I’ve been writing audio product reviews for 30-plus years, and reading them for about 45 years, and there’s one question none of them have ever addressed—but that I, and many of my readers over the years, have often wondered about. Sure, the most dedicated reviewers can do thorough, informed evaluations of a product. But how do they know that what they heard is representative of what a reader buying that product will hear? We almost always get just one product sample—maybe, in unusual cases, two. But from Julian Hirsch to the 18-year-old reviewer who just started his own TikTok channel last week, we all assume—or perhaps more accurately, hope—that the sample we tested is representative of the ones our readers buy in a store or online.
Skullcandy Jib earphones
Of course, manufacturers don’t budget for sending, say, ten samples of a product so a reviewer can test them for consistency. Nor would the reviewer be wise to trust that the manufacturer hadn’t put them all through an extra round of QC before shipping them, or that ten samples that are likely from the same production run are comparable in performance to samples from a later production run. And in an era where it’s much tougher to make a living wage from reviewing than it was in Hirsch’s day, no reviewer has the time to evaluate (and unpack, set up, and repack) nine additional products.
However, I recently stumbled upon an opportunity to do at least a cursory examination of the consistency of a few headphones and earphones—and while my tests were necessarily very limited, I did come to a couple of interesting and useful conclusions.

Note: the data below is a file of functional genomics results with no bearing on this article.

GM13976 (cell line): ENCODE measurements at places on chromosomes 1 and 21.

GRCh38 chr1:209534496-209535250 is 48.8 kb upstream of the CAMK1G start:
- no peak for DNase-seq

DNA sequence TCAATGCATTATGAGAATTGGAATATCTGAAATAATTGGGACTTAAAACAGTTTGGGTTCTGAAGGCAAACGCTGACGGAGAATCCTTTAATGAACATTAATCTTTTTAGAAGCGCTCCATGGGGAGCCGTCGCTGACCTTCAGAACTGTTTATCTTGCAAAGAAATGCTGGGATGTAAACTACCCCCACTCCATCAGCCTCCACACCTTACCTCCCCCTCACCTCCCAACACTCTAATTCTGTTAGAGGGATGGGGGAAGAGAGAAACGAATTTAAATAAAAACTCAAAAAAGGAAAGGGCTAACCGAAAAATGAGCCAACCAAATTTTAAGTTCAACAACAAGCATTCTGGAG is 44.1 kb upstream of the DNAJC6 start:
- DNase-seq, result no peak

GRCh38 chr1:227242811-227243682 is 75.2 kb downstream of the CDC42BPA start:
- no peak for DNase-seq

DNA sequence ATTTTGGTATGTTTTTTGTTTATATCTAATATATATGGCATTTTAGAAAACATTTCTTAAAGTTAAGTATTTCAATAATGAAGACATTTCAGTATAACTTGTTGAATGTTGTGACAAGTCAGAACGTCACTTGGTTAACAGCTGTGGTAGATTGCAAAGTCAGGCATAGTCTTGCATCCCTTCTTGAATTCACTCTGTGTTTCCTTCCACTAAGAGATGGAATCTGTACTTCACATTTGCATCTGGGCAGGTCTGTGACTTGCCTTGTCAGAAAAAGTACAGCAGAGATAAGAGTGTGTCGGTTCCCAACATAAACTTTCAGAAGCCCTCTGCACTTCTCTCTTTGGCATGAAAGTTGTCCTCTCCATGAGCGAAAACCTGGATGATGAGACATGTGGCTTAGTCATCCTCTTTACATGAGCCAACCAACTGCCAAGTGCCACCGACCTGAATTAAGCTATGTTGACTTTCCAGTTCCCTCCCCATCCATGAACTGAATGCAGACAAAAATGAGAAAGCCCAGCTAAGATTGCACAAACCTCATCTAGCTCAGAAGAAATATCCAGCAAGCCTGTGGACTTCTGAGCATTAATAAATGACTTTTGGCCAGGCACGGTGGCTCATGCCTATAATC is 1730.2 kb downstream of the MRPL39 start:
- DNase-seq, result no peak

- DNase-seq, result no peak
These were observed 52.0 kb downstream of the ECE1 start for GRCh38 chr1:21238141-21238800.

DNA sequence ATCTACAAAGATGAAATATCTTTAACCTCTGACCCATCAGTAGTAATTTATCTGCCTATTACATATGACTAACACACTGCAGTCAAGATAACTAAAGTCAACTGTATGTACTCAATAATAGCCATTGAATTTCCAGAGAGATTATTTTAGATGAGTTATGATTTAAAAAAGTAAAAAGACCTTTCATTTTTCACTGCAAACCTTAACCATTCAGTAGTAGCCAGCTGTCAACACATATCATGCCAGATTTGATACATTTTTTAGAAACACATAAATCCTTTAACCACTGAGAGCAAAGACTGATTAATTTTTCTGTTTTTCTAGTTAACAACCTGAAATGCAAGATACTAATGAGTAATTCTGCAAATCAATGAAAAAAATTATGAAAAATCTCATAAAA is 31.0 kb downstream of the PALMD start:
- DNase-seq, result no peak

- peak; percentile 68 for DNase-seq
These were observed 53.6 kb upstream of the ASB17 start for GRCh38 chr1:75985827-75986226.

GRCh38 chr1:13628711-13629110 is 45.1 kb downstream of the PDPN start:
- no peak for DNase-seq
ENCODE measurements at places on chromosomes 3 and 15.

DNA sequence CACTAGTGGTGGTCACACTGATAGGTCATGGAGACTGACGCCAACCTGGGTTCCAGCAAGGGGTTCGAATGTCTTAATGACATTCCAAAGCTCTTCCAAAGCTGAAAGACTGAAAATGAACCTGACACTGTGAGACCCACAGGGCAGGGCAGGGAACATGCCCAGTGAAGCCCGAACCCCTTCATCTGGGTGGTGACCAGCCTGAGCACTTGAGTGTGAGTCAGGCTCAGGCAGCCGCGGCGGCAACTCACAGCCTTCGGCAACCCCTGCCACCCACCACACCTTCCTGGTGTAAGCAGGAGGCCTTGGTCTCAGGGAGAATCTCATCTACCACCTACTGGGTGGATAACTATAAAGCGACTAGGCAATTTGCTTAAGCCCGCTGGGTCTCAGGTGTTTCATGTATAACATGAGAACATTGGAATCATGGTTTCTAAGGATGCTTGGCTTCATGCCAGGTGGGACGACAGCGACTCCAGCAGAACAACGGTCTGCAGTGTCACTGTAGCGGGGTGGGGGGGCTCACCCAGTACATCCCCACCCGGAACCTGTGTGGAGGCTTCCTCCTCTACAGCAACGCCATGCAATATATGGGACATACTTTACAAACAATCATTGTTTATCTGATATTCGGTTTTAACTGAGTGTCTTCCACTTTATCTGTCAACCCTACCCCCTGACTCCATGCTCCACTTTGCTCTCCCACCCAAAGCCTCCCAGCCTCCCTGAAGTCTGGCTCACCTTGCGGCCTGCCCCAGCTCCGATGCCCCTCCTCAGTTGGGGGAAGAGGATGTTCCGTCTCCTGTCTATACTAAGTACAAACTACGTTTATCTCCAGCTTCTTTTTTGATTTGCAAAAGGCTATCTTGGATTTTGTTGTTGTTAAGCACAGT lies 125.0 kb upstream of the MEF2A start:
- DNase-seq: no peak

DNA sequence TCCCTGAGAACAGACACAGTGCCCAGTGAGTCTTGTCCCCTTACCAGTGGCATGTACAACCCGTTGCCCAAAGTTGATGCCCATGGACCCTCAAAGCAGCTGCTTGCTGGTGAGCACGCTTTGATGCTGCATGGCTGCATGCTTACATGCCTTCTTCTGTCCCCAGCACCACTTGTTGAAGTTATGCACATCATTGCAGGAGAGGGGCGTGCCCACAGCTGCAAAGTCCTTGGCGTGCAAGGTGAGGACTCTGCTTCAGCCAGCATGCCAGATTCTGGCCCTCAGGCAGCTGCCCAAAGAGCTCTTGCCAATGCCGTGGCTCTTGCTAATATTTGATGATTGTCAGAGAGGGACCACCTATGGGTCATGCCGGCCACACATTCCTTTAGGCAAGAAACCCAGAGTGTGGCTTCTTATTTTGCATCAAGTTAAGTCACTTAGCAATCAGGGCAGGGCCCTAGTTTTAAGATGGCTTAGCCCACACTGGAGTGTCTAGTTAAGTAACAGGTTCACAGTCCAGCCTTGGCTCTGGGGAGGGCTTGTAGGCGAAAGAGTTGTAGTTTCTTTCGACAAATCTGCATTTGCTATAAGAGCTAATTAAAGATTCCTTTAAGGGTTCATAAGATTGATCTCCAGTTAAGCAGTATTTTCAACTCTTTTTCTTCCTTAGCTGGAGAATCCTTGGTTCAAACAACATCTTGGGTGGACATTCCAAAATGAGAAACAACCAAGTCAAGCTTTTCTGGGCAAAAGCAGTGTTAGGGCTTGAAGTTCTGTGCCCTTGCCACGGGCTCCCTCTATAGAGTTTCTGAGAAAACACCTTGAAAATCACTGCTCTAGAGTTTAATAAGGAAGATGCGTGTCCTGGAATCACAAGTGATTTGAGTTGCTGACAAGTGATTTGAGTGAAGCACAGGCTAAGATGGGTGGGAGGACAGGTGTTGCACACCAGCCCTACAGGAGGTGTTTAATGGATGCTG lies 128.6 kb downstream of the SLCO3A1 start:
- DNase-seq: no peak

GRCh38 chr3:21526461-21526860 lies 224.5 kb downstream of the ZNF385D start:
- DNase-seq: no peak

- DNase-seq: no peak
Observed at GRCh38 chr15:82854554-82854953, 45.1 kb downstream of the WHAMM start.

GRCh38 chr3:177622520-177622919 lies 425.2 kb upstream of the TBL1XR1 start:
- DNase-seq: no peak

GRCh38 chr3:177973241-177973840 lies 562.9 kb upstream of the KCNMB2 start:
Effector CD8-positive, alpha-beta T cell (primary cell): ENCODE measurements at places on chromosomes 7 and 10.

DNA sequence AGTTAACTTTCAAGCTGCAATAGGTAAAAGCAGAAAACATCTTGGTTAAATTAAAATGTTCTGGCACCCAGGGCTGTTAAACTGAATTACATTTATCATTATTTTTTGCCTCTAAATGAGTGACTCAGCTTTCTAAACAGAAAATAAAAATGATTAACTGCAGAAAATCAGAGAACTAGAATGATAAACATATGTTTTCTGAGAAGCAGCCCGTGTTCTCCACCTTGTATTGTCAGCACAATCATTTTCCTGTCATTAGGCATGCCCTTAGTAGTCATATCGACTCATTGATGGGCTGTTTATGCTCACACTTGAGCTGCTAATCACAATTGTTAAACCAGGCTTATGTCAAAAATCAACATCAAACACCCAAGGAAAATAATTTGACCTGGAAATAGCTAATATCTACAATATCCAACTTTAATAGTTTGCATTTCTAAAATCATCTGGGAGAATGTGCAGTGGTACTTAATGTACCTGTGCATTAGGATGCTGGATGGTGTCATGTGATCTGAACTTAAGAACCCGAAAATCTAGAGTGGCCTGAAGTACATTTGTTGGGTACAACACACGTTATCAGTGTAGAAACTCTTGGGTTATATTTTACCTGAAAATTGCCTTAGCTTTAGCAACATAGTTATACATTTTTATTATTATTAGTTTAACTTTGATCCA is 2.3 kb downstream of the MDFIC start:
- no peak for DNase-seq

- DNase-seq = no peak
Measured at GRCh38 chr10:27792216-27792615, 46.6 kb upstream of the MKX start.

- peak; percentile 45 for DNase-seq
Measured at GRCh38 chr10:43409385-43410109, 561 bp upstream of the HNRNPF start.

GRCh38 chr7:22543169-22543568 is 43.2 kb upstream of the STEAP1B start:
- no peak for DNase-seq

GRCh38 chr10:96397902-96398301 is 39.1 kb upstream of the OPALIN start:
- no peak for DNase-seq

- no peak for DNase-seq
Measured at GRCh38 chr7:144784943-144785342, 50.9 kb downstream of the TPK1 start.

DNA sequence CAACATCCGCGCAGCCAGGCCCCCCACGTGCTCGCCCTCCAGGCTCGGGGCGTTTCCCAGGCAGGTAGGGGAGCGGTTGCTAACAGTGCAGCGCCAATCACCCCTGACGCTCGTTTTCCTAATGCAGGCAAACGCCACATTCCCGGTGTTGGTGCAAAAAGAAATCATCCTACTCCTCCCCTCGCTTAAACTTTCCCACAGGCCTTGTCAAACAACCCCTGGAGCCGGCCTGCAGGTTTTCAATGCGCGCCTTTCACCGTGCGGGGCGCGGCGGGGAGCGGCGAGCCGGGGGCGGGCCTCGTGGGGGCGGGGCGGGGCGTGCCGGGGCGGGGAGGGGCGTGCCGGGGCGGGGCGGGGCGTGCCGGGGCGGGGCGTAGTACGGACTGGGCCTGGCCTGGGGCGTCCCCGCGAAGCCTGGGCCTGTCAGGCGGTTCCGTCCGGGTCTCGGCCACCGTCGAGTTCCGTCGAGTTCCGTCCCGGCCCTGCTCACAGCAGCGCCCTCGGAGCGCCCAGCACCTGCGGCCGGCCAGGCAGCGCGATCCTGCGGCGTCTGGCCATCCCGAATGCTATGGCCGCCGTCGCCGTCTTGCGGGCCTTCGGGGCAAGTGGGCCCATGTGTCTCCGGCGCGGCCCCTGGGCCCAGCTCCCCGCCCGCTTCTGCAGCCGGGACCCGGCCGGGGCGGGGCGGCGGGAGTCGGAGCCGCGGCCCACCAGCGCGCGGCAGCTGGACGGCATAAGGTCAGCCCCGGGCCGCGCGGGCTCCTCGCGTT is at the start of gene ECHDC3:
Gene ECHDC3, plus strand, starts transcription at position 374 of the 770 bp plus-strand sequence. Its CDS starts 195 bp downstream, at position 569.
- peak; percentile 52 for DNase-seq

My chance arrived when I was tasked with testing the maximum volume of a bunch of cheap headphones marketed to schools. Audio/video programming is an essential part of modern education, so kids may find themselves wearing headphones for an hour or two a day, and we wanted to find out whether or not those headphones might present the risk of hearing damage.
Some of these headphones were available only in lots of five, ten, or more, so in those cases, I ended up with extra samples I didn’t need. But then it dawned on me—why not test these headphones to see how consistent they are? If headphones that typically cost between $4 and $15 each are pretty consistent—well, that wouldn’t prove that the more expensive models we review here on SoundStage! Solo are equally reliable, but it might ease our doubts a little.
Learning Headphones LH-55 (lower left) and Avid AE-36 (top right) headphones, with Skullcandy Jib earphones
The two headphones I received in mass quantities were the Learning Headphones LH-55 (a generic over-ear model costing $3.75 each) and the Avid AE-36 (a much nicer model equipped with a boom microphone and selling for $13.95 each). Because my Audiomatica Clio 12 QC analyzer can show only eight measurements at a time, I decided to measure just four sets, so I can show you how consistent (or inconsistent) the frequency response is, and how well the left and right channels match. I put the first sample in dark blue (for left channel) and red (for right channel), and the following samples in lighter shades so you can see how consistent the results are.